Dunkirk Spirit Pt.1

  • This article was first published in 2006.

When it comes to doing something out of the ordinary, people are inspired by many things. For some it only takes a glance at an interesting or unusual feat and they want to either have a go or do even better, whilst others admire the efforts of famous people and strive to follow in their footsteps. The only inspiration I need is when somebody tells me I can’t do something; that’s like a red rag to a bull, as I like nothing more than a good challenge! When I first pondered flying an electric model across the English Channel it was, at the time, a little beyond the realms of possibility due to the available hardware not being up to the job. However, the recent advent of highly efficient brushless motors and Li-Po batteries has moved the goalposts a country mile and, as such, the project became practical.

When discussing my proposals I was met with more than a little negativity, but there was one person who thought it was a fantastic idea, was totally committed to joining the project and was even prepared to use his contacts to obtain the gear needed to bring the project to fruition. I’m talking, of course, about Brian Collins of BRC Hobbies. So it was to be a team effort, combining Brian’s expertise in selecting the optimum motor / battery / prop combination and my dubious ability to design a model capable of using this set-up in the best way possible.

All well and good but how does one follow the model across the channel? With only a low budget at our disposal the use of an aircraft or helicopter was out of the question, so it would have to be a fast boat. My point of contact was the Dover Sea School at Ramsgate, Kent, where I spoke to Mike Oram. Mike’s a very experienced Instructor / Examiner with the Royal Yachting Association and has an extensive CV covering all things nautical, including a role as Escort pilot for ‘Channel swimming and other forms of accepted Channel crossings’… handy, that! He told me that they had a 6.5m ‘RIB’ (Rigid Inflatable Boat) powered by a 200HP outboard motor that was capable of cruising at up to 35 knots in ideal sea conditions.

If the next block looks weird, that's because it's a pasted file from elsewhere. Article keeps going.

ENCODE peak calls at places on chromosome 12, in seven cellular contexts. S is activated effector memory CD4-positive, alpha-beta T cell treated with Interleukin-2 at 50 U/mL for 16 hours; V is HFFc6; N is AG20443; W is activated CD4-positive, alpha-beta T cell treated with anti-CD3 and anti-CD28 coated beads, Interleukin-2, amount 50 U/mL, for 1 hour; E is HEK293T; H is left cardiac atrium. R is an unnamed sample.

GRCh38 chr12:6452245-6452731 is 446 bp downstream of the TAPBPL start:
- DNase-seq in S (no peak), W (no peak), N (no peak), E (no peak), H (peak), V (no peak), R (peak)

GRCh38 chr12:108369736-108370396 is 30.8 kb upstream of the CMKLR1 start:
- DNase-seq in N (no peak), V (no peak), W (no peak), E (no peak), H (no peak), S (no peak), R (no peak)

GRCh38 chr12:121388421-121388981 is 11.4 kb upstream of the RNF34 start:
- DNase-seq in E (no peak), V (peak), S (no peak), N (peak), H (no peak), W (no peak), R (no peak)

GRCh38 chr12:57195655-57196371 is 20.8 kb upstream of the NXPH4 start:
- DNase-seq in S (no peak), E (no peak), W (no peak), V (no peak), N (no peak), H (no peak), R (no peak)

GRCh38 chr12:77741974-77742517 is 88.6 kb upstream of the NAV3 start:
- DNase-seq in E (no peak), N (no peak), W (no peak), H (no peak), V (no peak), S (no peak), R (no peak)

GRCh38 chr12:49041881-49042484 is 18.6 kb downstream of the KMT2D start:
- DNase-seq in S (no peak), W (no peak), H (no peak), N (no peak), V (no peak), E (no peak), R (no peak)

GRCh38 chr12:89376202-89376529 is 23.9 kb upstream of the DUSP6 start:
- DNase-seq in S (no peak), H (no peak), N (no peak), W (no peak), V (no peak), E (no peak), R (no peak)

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I duly set off to Ramsgate to see the boat for myself and get an idea of what we’d have to do to follow the model from its launching point on Dover beach to landing on the beach at Sangatte in Northern France. On arrival I was greeted by Mike and his son Lance, two fine fellows who couldn’t have been more helpful or informative. I held them back a whole morning discussing every aspect of the proposed trip, from how and where we could launch the model to how we would recover it from its landing point in France. They showed me the boat, which appeared to be rugged and capable, and as I set off for home I felt the project starting to knit together, Mike and Lance agreeing to join forces with Brian and myself to get the job done.